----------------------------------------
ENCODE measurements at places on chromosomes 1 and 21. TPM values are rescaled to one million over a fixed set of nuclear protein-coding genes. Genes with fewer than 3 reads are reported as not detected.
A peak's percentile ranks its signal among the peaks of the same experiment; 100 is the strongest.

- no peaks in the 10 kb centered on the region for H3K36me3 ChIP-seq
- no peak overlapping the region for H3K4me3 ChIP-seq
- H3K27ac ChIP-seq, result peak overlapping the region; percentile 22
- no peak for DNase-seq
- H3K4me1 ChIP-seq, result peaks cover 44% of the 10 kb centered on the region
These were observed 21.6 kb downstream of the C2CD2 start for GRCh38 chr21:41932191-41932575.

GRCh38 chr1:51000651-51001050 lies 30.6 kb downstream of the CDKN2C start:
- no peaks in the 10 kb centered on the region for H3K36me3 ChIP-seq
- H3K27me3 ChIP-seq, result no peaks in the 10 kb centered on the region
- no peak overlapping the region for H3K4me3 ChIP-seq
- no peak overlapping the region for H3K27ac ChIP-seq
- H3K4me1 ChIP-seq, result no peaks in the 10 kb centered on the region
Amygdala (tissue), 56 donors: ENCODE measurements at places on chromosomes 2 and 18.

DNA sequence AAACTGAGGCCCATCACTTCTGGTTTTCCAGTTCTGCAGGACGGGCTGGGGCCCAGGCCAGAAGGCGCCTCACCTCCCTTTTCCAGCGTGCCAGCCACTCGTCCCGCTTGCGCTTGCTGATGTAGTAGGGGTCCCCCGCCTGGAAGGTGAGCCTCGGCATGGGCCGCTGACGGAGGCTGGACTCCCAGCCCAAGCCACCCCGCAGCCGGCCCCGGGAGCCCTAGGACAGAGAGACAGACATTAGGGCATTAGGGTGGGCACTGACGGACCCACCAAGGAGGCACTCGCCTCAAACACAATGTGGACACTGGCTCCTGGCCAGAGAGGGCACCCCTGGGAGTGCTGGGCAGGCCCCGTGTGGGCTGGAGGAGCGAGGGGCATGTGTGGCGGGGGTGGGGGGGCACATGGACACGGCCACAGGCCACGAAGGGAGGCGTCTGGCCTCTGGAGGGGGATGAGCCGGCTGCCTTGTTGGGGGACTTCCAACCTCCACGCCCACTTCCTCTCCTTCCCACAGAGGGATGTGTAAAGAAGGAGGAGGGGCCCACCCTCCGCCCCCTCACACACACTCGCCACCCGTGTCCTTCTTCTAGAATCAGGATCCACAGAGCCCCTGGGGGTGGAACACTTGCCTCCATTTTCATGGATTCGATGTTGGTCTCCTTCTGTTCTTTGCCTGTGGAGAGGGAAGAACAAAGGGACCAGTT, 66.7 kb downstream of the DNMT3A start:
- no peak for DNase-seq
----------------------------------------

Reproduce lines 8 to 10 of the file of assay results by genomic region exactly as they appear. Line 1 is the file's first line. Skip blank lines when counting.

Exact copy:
These were observed 21.6 kb downstream of the C2CD2 start for GRCh38 chr21:41932191-41932575.

GRCh38 chr1:51000651-51001050 lies 30.6 kb downstream of the CDKN2C start:
- no peaks in the 10 kb centered on the region for H3K36me3 ChIP-seq